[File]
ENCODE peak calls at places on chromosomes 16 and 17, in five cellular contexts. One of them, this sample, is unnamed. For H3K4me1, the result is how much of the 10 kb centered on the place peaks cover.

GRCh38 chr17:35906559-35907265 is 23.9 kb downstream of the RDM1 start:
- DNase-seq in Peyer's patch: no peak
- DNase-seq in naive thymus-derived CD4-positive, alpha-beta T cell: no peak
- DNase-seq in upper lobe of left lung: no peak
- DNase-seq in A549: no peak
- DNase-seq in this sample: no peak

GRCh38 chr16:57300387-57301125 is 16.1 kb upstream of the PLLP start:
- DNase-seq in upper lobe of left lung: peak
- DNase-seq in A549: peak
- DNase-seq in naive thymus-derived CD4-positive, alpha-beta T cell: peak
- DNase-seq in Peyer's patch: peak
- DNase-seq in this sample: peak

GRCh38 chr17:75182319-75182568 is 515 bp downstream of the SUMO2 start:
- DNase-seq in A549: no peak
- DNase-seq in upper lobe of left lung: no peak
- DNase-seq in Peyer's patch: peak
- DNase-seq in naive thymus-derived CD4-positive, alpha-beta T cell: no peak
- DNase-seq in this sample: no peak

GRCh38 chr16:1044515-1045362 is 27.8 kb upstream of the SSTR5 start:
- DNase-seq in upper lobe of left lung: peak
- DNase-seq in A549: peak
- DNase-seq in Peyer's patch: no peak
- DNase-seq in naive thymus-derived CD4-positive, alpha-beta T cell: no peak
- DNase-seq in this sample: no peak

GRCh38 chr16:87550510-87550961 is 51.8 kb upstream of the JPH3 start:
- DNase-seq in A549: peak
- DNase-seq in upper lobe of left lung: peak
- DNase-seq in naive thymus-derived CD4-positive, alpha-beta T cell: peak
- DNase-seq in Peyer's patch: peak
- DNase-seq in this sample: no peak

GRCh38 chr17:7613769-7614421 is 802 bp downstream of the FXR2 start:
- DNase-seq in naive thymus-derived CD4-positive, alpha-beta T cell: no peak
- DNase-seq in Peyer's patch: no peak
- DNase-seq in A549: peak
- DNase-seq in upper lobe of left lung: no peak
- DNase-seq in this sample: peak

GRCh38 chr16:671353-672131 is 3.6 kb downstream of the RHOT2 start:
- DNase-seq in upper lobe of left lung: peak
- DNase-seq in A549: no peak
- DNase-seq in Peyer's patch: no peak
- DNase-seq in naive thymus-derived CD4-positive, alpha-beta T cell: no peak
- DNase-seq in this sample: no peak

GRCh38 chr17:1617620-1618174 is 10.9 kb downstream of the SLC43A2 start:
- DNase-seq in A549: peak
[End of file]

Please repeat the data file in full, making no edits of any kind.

ENCODE peak calls at places on chromosomes 16 and 17, in five cellular contexts. One of them, this sample, is unnamed. For H3K4me1, the result is how much of the 10 kb centered on the place peaks cover.

GRCh38 chr17:35906559-35907265 is 23.9 kb downstream of the RDM1 start:
- DNase-seq in Peyer's patch: no peak
- DNase-seq in naive thymus-derived CD4-positive, alpha-beta T cell: no peak
- DNase-seq in upper lobe of left lung: no peak
- DNase-seq in A549: no peak
- DNase-seq in this sample: no peak

GRCh38 chr16:57300387-57301125 is 16.1 kb upstream of the PLLP start:
- DNase-seq in upper lobe of left lung: peak
- DNase-seq in A549: peak
- DNase-seq in naive thymus-derived CD4-positive, alpha-beta T cell: peak
- DNase-seq in Peyer's patch: peak
- DNase-seq in this sample: peak

GRCh38 chr17:75182319-75182568 is 515 bp downstream of the SUMO2 start:
- DNase-seq in A549: no peak
- DNase-seq in upper lobe of left lung: no peak
- DNase-seq in Peyer's patch: peak
- DNase-seq in naive thymus-derived CD4-positive, alpha-beta T cell: no peak
- DNase-seq in this sample: no peak

GRCh38 chr16:1044515-1045362 is 27.8 kb upstream of the SSTR5 start:
- DNase-seq in upper lobe of left lung: peak
- DNase-seq in A549: peak
- DNase-seq in Peyer's patch: no peak
- DNase-seq in naive thymus-derived CD4-positive, alpha-beta T cell: no peak
- DNase-seq in this sample: no peak

GRCh38 chr16:87550510-87550961 is 51.8 kb upstream of the JPH3 start:
- DNase-seq in A549: peak
- DNase-seq in upper lobe of left lung: peak
- DNase-seq in naive thymus-derived CD4-positive, alpha-beta T cell: peak
- DNase-seq in Peyer's patch: peak
- DNase-seq in this sample: no peak

GRCh38 chr17:7613769-7614421 is 802 bp downstream of the FXR2 start:
- DNase-seq in naive thymus-derived CD4-positive, alpha-beta T cell: no peak
- DNase-seq in Peyer's patch: no peak
- DNase-seq in A549: peak
- DNase-seq in upper lobe of left lung: no peak
- DNase-seq in this sample: peak

GRCh38 chr16:671353-672131 is 3.6 kb downstream of the RHOT2 start:
- DNase-seq in upper lobe of left lung: peak
- DNase-seq in A549: no peak
- DNase-seq in Peyer's patch: no peak
- DNase-seq in naive thymus-derived CD4-positive, alpha-beta T cell: no peak
- DNase-seq in this sample: no peak

GRCh38 chr17:1617620-1618174 is 10.9 kb downstream of the SLC43A2 start:
- DNase-seq in A549: peak